Flip charts, sometimes referred to as newsprint because of the type of paper used, have been around in training rooms for decades. They are a handy, versatile tool available to trainers, facilitators, and anyone else who needs a visual writing surface for ideas or information. They are great for quickly capturing participant comments, for creating prepared information and graphics, and for displaying material for reference later in a session. One of their greatest assets is the simplicity of use. Anyone can use them to write or draw in a session.
Flipcharts are the staple communication method of training. Whether for reporting back from groups, brainstorming, or discussions, noting key points or for filing in for the PowerPoint presentation after a power failure, no training event is complete without them. Flipcharts are inexpensive, yet effective training aids for small groups up to thirty participants (depending on room configuration). They provide an easy way to capture key thoughts or to highlight information in small group settings.
We usually associate flipcharts with classroom or convention presentations, but their central purpose – to record and visually display information that will engage and stimulate audience participation – is also ideal for mediation. Flip charts are “the perfect medium for harnessing the collective brain power of a group” (LUCAS 2000). As visual aids, flipcharts can not be beat. They are simple, inexpensive, low-tech and portable. They require no electrical outlets, batteries, or perplexing software. They can be easily and quickly prepared and produced, without the aid of expensive graphic artists or computer programmers. This alone is a comfort to the technophobes among us.
(Adapted from BRANDT 1986 and JONES 2004)
If you know the strengths and how to use them intelligently, flipcharts offer great advantages compared to its technical successor, the PowerPoint presentation. However, despite being a relatively simple tool, thing can go awkwardly wrong. Like many people you have probably seen flipcharts that make no sense, that you can not read from the back of the room and that look like a spider has crawled over them.
If you follow these ten simple steps and you will have flipcharts that look truly professional:
- If you are using flipcharts for a presentation, try to prepare your flipchart pages in advance. This means your audience does not have to wait while you try to draw things on the page.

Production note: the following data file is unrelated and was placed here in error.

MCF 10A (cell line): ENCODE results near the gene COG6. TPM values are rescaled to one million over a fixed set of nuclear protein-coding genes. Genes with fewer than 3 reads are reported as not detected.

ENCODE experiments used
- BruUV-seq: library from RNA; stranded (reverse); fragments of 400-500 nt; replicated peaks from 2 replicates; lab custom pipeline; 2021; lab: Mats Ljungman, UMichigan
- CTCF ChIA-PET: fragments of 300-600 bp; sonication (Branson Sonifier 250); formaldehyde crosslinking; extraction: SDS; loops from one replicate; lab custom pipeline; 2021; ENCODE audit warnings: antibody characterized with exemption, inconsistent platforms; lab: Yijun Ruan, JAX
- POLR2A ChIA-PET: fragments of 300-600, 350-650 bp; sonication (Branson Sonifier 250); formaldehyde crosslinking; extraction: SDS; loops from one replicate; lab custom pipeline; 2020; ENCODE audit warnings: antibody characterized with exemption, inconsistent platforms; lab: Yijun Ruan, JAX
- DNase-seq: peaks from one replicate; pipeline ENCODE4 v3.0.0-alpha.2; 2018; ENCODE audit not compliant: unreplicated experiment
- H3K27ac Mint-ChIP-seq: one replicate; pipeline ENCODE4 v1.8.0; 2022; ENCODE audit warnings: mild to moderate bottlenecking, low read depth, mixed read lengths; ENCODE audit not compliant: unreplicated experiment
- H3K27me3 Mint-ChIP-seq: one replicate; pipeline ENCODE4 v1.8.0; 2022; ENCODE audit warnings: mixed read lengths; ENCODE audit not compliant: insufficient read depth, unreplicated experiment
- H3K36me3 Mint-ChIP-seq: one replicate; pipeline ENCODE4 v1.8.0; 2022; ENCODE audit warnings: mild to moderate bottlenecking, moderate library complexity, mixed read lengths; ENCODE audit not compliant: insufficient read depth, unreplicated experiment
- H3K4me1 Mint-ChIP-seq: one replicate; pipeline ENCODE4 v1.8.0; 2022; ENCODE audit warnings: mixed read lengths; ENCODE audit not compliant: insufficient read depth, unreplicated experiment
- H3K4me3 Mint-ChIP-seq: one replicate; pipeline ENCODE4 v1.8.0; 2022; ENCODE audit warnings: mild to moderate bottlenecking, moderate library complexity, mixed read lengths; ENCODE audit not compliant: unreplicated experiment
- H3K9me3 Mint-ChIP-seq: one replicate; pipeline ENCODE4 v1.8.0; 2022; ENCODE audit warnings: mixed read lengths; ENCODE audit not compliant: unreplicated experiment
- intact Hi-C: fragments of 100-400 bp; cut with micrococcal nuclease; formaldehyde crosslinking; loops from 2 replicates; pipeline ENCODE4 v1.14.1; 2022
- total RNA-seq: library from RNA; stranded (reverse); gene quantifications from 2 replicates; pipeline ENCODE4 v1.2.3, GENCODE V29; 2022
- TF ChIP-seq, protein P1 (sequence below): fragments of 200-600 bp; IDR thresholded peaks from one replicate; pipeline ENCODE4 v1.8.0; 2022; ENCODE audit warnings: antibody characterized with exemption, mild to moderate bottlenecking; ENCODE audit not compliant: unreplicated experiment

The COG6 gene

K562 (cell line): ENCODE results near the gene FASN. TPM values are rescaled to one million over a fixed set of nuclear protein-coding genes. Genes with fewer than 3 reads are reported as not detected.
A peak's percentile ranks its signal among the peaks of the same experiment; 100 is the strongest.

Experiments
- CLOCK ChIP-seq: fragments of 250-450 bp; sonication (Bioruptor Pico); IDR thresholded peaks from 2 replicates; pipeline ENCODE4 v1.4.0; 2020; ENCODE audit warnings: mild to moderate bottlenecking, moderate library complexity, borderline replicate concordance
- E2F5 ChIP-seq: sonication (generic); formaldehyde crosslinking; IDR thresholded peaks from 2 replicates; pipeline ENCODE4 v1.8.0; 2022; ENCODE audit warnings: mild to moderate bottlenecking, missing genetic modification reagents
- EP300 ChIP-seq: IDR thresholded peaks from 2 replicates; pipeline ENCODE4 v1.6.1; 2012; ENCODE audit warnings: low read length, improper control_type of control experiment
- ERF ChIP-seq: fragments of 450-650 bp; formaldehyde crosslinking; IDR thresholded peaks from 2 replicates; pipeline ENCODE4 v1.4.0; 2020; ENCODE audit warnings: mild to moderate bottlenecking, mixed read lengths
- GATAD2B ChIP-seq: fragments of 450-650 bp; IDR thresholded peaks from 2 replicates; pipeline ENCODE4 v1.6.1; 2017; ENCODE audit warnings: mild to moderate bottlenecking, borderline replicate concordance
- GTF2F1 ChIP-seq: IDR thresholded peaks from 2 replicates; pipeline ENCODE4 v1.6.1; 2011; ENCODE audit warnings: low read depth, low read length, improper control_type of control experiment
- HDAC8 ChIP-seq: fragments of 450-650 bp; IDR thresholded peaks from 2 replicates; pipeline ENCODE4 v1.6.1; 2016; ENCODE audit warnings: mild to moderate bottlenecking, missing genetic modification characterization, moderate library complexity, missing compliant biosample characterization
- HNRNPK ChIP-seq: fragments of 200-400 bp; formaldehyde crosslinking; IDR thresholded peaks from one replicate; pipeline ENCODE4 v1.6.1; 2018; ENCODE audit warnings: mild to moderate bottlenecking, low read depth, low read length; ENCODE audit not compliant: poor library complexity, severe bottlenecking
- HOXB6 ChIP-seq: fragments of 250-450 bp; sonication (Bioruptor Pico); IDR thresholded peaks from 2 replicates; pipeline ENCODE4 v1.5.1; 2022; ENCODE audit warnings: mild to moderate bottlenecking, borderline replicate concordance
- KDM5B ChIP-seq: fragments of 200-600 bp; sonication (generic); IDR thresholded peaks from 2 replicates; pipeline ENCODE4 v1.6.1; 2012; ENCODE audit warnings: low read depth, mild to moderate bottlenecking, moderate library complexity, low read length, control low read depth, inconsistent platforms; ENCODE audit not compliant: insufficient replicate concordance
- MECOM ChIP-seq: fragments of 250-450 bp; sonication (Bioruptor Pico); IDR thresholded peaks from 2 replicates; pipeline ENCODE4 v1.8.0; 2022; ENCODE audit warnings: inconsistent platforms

- Leave one blank page between each prepared page. That way you can add extra detail or jot down audience comments without having to flick through several pages to reach a blank sheet.
- If you need to draw diagrams or charts as you deliver your talk create light pencil outlines on the page in advance. The audience will not be able to see your pre-drawn illustrations - but you will and your finished drawing will look more professional as you can copy the marks.
- Your first page should either be blank or have a 'title page', such as the subject of your presentation. In this way, your first page of text will not distract your audience.
- On each page that you have written some key points leave plenty of space. This means you can add in comments from the audience (in a different colour) as you go through your talk.
- Use big letters (but not capitals) so that your audience can read your writing. Stick to the 7 x 7 rule: Not more than 7 words per line and not more than 7 lines per page.
- Reserve bright colours for charts and diagrams. Text should be in a dark colour, such as black or blue, so it can be easily seen. Use professional flat-tip flipchart markers (see also coloured cards for more details).
- If you write on the flipchart as you go through your talk, stand to one side so people can see what you have written.
- Make sure you have a conclusion page at the end of the flipchart. You can then turn to this at the end of your presentation and summarise what you have said.
- After your presentation has finished go back through your flipchart pages and prepare some notes based on what was added during your presentation. Alternatively, you can also make photos of each page and insert them in a blank PowerPoint presentation for documentation (JONES 2004).
Making "prepared" flipcharts can take a considerable amount of time. Make sure you start preparing your charts early enough so you can review them and make any changes or corrections before hand. It takes practise to learn how to print neatly. If you do not have neat printing, ask someone to prepare them for you. A poorly prepared flipchart can be very distracting.
Flip charts can be used almost anywhere for visualisation for groups up to 30 people. They are especially helpful for presentations in an open venue or a place without power supply where the projection of PowerPoint presentations wouldn’t work. Flipcharts also offer more possibilities to involve the audience by easily adding comments, developing complex issues by drawing drawings/graphs step by step or by highlighting important sections. Most importantly, flipcharts forces trainers to keep things simple, as they cannot just copy-paste too much text and graphs into lengthy PowerPoint presentations.